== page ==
“You have people from all walks of life here, people from all across the political spectrum, and I think that speaks volumes about who Tom Muratore was,” Bellone said. “He was always the utmost gentleman and would work with you. There was a way about him that I think was an example and a model for all of us to look at about how we should govern.” The county executive added, “This man was a true public servant his entire life and we need to honor public servants like that. We need more of the way that he conducted himself in public life.”

Elected officials gather at the newly named Thomas Muratore Park at Farmingville Hills on April 23. Photo by Raymond Janis

Discussing what it means to rename the county park after Muratore, Bellone said, “It’s an honor to be here today to be able to help name this park in his name so that forevermore, as we move from here, this will be a place where a man of great honor and a great public servant is remembered always in this county.”

County Legislature presiding officer, Kevin McCaffrey (R-Lindenhurst), acknowledged Muratore’s record of public service and his example of quality leadership throughout the county. 

“I got to know Tom when I joined the Legislature in 2014,” he said. “He was truly a mentor to me. He always had my back, never afraid to tell me when I was doing something right or wrong. No matter what role he took, whether it be in government, as a police officer or serving our county … he continued to serve.” McCaffrey added, “He didn’t just serve, he served well.”

Jason Richberg (D-West Babylon), minority leader of the county Legislature, commended Muratore for the human touch that he put on his work in county government. “Tom was always invested in you,” Richberg said. “It didn’t matter when it was, he was always walking around, talking to everyone, finding out how their family was doing, what was going on in their personal lives.” The minority leader added, “He really wanted to know how you were doing. Beyond the politics, it was always about you.”

Town of Brookhaven Councilman Kevin LaValle (R-Selden) spoke of his experience serving for three years as Muratore’s chief of staff. LaValle said Muratore made little distinction between his public and private responsibilities, treating his staff as though they were family.

“You weren’t employed by Tom Muratore,” LaValle said. “You may have worked for Tom, but when you worked for Tom, you were part of his family and that’s how he always treated us.” Reflecting upon Muratore’s passing, the councilman added, “It hit us all hard because it was like losing your uncle or your dad. He always was around for us no matter what it was. It wasn’t just about government for Tom. It was about you as a person and about your family and how you were doing. It was never about Tom.”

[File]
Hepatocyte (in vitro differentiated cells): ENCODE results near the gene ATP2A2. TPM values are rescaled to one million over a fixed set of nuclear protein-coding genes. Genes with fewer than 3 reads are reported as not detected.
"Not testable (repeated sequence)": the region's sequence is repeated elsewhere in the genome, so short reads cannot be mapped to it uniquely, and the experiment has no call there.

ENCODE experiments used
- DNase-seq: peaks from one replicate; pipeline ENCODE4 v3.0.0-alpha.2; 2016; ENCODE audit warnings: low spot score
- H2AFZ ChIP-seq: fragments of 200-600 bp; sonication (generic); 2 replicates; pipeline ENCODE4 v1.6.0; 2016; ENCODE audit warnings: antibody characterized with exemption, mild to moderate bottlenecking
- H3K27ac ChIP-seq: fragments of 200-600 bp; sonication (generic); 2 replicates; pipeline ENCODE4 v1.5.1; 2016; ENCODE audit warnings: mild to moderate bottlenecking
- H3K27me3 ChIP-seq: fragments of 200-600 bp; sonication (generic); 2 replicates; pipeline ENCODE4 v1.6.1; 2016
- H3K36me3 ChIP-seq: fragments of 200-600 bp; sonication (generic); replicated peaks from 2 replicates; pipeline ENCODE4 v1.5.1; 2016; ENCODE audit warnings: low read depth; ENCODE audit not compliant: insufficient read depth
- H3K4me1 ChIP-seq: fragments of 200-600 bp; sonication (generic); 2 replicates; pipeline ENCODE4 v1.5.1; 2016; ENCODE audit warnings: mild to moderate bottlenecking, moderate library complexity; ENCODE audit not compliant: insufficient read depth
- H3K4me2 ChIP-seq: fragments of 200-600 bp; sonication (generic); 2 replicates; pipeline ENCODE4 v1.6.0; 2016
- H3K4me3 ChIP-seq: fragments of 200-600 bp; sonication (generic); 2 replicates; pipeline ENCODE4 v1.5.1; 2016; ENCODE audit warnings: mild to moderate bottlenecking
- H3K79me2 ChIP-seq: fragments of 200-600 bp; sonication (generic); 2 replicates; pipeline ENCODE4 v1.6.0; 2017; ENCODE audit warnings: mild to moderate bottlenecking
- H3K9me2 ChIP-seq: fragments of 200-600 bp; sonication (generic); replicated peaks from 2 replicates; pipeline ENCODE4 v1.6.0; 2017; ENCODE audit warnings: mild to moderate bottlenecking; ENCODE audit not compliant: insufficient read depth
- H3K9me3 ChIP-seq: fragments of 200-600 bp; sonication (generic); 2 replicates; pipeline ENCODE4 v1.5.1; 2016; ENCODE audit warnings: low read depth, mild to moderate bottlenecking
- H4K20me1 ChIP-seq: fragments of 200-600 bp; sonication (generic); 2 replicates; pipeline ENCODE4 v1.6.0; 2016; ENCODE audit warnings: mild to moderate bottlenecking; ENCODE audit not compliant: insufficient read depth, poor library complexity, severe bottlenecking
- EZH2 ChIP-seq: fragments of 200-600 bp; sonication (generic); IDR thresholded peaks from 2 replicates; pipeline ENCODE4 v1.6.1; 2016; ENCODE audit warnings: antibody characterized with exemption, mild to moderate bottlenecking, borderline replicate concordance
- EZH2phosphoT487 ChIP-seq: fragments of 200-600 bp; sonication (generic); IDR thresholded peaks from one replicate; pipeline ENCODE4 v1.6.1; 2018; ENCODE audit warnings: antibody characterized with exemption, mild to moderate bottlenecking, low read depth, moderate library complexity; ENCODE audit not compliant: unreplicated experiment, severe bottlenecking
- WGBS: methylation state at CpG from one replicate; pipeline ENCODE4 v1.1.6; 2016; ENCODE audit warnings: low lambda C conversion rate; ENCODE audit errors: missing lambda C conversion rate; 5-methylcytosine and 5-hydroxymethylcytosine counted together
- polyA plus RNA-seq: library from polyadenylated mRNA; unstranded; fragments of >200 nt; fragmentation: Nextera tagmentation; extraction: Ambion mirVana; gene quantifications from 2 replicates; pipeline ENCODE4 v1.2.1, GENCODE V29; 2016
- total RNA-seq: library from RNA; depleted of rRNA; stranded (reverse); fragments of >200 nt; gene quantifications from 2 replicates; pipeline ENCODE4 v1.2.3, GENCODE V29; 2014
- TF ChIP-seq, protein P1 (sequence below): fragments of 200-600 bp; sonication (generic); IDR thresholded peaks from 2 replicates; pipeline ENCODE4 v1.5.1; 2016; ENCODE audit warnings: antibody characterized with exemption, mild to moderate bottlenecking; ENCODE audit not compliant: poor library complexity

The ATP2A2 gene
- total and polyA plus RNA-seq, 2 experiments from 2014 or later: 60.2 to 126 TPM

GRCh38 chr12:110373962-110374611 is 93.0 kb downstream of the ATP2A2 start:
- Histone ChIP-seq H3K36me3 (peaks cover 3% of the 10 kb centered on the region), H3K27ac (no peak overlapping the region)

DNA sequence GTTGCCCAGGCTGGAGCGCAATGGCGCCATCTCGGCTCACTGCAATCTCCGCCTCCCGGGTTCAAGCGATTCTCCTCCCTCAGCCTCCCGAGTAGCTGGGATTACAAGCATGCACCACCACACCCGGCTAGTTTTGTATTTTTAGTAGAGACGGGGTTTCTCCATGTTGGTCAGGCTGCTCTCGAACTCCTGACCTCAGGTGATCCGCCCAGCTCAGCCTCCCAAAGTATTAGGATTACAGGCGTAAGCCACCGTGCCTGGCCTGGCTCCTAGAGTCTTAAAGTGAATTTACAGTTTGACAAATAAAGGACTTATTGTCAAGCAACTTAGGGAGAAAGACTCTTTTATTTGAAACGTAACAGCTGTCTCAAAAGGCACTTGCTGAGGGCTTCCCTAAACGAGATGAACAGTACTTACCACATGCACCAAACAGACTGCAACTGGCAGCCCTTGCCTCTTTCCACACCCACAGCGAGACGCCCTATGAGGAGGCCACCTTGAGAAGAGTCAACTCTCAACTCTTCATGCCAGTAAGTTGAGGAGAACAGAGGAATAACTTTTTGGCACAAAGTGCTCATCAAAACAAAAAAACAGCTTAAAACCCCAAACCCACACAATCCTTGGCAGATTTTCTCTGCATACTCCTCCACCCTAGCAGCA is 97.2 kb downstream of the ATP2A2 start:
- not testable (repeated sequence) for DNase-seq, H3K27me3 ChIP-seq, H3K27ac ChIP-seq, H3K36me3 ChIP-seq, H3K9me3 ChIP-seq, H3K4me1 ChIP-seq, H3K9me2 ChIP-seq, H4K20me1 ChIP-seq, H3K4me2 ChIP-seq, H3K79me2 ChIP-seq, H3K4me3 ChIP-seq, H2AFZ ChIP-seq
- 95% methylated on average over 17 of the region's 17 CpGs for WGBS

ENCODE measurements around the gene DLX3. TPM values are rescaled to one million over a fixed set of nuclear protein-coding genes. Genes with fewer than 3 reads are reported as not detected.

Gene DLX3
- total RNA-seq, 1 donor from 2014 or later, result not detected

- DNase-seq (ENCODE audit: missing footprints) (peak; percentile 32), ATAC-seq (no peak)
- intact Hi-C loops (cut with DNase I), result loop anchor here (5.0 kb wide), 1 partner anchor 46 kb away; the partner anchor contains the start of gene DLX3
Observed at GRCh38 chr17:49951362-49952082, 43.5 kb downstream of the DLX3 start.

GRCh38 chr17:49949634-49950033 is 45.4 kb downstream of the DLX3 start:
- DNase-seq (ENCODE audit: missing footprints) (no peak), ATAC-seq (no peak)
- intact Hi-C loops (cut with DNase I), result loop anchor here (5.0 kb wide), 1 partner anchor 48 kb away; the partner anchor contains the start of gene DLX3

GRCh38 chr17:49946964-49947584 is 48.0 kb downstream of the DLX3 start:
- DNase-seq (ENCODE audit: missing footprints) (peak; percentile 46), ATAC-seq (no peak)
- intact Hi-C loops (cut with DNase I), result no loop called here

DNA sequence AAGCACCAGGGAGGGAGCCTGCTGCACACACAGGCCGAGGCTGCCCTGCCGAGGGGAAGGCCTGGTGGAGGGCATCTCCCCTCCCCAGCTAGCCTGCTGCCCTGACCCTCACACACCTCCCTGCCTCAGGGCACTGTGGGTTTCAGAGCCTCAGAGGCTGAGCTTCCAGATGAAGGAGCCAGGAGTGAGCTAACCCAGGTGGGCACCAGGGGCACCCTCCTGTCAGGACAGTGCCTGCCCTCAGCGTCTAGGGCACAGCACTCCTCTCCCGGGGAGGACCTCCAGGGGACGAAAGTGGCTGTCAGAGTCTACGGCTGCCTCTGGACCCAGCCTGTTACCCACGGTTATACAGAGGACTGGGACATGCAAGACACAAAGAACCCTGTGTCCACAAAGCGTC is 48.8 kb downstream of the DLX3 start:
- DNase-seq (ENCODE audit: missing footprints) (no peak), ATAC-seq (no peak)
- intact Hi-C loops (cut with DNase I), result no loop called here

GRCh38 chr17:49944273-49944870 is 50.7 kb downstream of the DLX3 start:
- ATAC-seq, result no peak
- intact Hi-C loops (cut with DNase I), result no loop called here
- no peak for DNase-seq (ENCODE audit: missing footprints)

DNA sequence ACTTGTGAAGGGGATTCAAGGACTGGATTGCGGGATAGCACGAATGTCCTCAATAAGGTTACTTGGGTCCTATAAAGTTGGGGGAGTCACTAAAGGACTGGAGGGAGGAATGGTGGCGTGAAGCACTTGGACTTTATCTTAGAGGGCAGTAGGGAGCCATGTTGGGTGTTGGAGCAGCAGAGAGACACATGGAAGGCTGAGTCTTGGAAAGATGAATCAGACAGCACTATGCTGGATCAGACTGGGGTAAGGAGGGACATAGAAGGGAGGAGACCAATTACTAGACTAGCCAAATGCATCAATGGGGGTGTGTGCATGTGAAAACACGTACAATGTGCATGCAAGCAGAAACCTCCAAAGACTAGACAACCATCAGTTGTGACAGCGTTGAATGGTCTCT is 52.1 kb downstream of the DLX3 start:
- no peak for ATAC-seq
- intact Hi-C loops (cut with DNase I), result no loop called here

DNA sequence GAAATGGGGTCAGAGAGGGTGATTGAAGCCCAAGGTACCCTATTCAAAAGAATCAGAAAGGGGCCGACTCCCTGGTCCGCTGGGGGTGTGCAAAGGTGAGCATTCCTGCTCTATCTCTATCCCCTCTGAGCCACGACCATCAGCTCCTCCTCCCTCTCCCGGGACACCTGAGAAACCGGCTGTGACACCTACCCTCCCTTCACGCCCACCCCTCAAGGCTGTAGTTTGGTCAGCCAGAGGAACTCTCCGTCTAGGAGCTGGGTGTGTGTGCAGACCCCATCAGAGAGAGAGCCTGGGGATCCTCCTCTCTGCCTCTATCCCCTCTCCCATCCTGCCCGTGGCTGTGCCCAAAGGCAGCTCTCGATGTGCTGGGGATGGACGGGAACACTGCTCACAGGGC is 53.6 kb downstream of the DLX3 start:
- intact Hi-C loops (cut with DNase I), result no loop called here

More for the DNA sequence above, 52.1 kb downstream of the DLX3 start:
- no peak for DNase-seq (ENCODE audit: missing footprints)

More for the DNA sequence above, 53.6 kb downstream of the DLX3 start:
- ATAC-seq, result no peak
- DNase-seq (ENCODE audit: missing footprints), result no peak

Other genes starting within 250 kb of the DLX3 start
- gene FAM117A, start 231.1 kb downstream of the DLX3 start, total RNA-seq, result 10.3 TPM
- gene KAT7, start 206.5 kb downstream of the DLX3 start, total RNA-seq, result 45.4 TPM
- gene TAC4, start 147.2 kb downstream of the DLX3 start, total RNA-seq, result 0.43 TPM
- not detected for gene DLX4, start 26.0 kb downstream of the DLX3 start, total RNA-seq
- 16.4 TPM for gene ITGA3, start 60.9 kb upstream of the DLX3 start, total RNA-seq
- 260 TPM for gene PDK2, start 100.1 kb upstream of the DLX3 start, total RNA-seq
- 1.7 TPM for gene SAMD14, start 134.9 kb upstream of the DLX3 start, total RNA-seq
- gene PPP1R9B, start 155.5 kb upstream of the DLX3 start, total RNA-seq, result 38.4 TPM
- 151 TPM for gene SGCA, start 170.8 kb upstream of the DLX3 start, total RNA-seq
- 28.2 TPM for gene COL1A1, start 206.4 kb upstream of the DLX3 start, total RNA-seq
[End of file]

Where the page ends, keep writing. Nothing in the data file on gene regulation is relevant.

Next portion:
County Legislator Leslie Kennedy (R-Nesconset) complimented Muratore’s legislative philosophy. According to her, his leadership was defined by his love of his community.

“Tom operated and governed from a base of love,” Kennedy said. “He loved the organizations, he loved the people that he was with. He was a good human being and I know right now that he is sitting in the palms of God’s hands.”

County Comptroller John Kennedy Jr. (R) spoke of Muratore’s effectiveness as a labor leader. Kennedy believed that Muratore’s style of representation included both a sense of urgency as well as a sincere conviction and passion for the work he performed.

“Always, always he was about our workforce and about the integrity of our county. He truly embraced that concept of service,” the comptroller said. 

County Clerk Judy Pascale (R) used her memorial address to recite a quote from the late American poet, Maya Angelou. “People will forget what you said, people will forget what you did, but people will never forget how you made them feel,” Pascale said, adding, “Tommy, you always made us feel very special. Rest in peace, brother.”

State Sen. Mario Mattera (R-St. James) suggested Muratore brought to county government a commonsense outlook and an approach guided by practical wisdom. 

“It was commonsense government, that’s what it was when you were with Tom Muratore,” Mattera said. “He cared about a decent wage, a decent health care [plan], a decent pension for all, so that we can live here on the Island.” Sharing his expectations for the park, the state senator added, “We have 107 acres here and when anybody walks these 107 acres at Tom Muratore Park, you’re always going to remember this name. This is an absolutely beautiful park and to have a name like Tom Muratore, I am just blessed to say I knew him.”

State Assemblyman Doug Smith (R-Holbrook) emphasized Muratore’s authenticity. “Every time he would talk to you, he was never texting or doing anything like that,” Smith said. “He would be in the moment. I think more of us should live in the moment and genuinely care about each other.” The assemblyman also highlighted Muratore’s creative strategies to solve problems and get work done. “And I really appreciate that kind of relentless attitude. I just loved that about Tom and about how he always wanted to go to bat for people.”